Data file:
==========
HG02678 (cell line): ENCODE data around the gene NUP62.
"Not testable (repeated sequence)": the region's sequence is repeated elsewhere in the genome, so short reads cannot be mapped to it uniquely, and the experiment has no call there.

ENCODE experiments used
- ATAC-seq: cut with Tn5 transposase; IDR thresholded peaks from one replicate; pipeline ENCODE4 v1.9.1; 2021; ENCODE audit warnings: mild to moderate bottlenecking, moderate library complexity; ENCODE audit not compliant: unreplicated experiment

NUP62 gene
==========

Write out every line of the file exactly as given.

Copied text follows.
HG02678 (cell line): ENCODE data around the gene NUP62.
"Not testable (repeated sequence)": the region's sequence is repeated elsewhere in the genome, so short reads cannot be mapped to it uniquely, and the experiment has no call there.

ENCODE experiments used
- ATAC-seq: cut with Tn5 transposase; IDR thresholded peaks from one replicate; pipeline ENCODE4 v1.9.1; 2021; ENCODE audit warnings: mild to moderate bottlenecking, moderate library complexity; ENCODE audit not compliant: unreplicated experiment

NUP62 gene